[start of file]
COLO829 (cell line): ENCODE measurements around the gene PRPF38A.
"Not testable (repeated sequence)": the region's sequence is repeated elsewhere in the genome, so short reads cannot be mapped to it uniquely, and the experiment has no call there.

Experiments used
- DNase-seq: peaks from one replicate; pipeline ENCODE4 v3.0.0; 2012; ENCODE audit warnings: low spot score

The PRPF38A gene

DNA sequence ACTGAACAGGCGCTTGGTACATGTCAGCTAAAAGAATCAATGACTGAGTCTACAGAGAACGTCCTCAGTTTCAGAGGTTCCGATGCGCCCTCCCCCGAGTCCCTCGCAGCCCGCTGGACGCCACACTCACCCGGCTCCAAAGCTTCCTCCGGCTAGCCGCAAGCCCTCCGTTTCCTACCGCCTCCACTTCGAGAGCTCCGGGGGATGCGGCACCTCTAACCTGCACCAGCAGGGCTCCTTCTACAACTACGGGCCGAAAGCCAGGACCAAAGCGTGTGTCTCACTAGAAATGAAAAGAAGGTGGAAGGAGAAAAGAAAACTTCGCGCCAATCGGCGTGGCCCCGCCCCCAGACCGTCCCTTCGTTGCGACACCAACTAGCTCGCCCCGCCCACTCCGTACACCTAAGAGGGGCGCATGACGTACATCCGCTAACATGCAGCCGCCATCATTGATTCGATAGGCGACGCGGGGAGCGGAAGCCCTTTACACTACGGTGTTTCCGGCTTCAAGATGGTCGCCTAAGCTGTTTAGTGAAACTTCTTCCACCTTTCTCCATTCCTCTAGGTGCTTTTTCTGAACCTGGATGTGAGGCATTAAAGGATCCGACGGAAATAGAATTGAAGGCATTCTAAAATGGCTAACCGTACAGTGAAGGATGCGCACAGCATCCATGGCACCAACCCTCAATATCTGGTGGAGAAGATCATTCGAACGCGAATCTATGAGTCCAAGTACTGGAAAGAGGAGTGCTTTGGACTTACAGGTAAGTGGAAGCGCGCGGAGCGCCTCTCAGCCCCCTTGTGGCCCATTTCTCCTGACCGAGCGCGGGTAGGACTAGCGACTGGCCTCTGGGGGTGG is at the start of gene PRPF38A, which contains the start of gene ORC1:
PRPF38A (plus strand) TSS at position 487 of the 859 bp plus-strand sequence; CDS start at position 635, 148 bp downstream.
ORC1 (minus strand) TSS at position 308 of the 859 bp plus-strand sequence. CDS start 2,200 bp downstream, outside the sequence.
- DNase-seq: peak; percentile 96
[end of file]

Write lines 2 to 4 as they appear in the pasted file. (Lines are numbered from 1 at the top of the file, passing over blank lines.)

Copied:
"Not testable (repeated sequence)": the region's sequence is repeated elsewhere in the genome, so short reads cannot be mapped to it uniquely, and the experiment has no call there.

Experiments used
- DNase-seq: peaks from one replicate; pipeline ENCODE4 v3.0.0; 2012; ENCODE audit warnings: low spot score